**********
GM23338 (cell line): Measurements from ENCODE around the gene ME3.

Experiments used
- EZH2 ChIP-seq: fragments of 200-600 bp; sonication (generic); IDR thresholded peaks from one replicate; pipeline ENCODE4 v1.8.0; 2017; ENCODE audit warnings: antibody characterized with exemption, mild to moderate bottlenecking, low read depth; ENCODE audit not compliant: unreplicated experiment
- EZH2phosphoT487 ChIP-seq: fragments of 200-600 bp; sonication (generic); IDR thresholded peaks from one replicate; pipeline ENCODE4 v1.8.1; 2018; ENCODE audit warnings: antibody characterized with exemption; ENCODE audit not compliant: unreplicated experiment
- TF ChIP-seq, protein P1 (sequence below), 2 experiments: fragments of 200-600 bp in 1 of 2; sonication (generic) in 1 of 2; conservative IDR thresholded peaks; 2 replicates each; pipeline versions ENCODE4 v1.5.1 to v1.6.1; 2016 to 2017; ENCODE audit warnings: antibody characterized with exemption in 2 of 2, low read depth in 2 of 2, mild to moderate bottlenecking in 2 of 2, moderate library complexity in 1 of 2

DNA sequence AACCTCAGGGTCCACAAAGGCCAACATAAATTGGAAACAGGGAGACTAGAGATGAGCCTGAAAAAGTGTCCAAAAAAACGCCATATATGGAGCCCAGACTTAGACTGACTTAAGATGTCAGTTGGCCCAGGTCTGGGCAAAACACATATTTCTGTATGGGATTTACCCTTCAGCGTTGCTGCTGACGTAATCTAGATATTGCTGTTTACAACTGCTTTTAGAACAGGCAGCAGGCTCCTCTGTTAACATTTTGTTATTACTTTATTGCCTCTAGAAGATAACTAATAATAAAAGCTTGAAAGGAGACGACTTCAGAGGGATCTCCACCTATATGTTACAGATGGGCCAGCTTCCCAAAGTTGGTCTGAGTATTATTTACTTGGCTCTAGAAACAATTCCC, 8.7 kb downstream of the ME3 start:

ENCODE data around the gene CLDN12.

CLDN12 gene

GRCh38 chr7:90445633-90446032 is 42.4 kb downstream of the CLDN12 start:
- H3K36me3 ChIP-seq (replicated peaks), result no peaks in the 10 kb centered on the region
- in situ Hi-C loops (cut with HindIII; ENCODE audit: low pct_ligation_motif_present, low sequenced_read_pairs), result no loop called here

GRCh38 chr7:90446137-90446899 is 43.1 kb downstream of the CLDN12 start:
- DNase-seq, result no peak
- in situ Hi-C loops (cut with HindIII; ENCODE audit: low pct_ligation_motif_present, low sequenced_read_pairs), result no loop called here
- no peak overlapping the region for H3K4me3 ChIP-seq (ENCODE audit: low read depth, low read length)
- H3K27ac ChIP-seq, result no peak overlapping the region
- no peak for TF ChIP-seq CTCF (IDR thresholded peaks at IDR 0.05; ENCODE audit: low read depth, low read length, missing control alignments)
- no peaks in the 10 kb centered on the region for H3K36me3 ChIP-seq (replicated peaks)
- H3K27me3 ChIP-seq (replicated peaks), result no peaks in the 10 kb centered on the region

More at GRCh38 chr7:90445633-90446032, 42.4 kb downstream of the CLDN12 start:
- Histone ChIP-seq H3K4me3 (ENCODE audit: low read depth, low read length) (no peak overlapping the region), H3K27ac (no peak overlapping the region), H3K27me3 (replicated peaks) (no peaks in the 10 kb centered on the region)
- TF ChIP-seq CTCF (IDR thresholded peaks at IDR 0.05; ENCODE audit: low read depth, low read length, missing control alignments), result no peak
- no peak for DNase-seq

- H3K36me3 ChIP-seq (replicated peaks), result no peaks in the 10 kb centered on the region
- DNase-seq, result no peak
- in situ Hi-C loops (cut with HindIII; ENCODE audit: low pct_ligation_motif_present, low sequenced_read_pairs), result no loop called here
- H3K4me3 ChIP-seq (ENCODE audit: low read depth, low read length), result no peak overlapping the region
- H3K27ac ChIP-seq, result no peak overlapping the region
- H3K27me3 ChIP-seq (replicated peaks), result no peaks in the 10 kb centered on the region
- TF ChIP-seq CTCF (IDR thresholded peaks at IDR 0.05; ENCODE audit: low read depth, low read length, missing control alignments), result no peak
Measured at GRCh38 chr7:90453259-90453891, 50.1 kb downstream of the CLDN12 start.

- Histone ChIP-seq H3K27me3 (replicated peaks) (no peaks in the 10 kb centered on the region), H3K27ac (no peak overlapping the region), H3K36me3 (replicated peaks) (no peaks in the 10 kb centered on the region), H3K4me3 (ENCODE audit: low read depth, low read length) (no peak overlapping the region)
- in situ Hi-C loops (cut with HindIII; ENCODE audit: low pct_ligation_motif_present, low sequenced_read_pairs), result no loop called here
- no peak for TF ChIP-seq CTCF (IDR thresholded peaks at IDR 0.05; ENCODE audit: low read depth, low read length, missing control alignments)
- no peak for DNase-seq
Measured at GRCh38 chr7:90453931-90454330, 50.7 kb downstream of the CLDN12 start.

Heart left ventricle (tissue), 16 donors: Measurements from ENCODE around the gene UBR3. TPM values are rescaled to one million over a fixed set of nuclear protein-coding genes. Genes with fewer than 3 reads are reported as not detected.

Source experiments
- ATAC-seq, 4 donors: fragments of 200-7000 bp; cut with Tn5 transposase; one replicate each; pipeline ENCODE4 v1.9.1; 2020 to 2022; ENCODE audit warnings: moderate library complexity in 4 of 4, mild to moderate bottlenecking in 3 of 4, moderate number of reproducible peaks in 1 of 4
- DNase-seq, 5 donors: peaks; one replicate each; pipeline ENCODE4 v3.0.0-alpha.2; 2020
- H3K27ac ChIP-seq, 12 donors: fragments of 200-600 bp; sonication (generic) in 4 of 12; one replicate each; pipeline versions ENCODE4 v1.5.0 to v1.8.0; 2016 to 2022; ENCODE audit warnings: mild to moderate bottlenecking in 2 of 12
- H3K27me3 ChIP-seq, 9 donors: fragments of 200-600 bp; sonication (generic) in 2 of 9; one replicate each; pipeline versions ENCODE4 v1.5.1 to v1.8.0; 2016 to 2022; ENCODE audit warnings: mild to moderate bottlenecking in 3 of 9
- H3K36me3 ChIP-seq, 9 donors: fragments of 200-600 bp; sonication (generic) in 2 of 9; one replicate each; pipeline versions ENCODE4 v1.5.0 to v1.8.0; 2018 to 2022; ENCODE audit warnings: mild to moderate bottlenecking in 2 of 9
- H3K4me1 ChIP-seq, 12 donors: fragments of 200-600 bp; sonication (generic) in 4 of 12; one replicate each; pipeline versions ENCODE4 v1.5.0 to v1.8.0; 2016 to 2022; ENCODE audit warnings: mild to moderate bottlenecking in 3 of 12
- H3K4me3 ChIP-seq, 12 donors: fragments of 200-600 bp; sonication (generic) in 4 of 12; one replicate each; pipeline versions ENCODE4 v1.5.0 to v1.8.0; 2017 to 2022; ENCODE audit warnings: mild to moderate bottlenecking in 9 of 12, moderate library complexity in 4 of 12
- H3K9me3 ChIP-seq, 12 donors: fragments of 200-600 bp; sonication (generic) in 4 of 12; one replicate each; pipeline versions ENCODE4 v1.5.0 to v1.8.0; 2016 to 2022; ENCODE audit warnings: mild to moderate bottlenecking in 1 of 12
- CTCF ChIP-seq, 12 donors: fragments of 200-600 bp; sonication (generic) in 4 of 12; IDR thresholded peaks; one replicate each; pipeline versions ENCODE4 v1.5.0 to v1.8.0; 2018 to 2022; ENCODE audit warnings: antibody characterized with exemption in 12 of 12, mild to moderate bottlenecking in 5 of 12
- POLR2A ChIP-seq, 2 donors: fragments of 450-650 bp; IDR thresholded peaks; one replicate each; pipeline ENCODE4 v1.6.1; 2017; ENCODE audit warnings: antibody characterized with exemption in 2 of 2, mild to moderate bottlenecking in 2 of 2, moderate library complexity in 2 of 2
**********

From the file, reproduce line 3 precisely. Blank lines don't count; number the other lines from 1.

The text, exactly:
- EZH2 ChIP-seq: fragments of 200-600 bp; sonication (generic); IDR thresholded peaks from one replicate; pipeline ENCODE4 v1.8.0; 2017; ENCODE audit warnings: antibody characterized with exemption, mild to moderate bottlenecking, low read depth; ENCODE audit not compliant: unreplicated experiment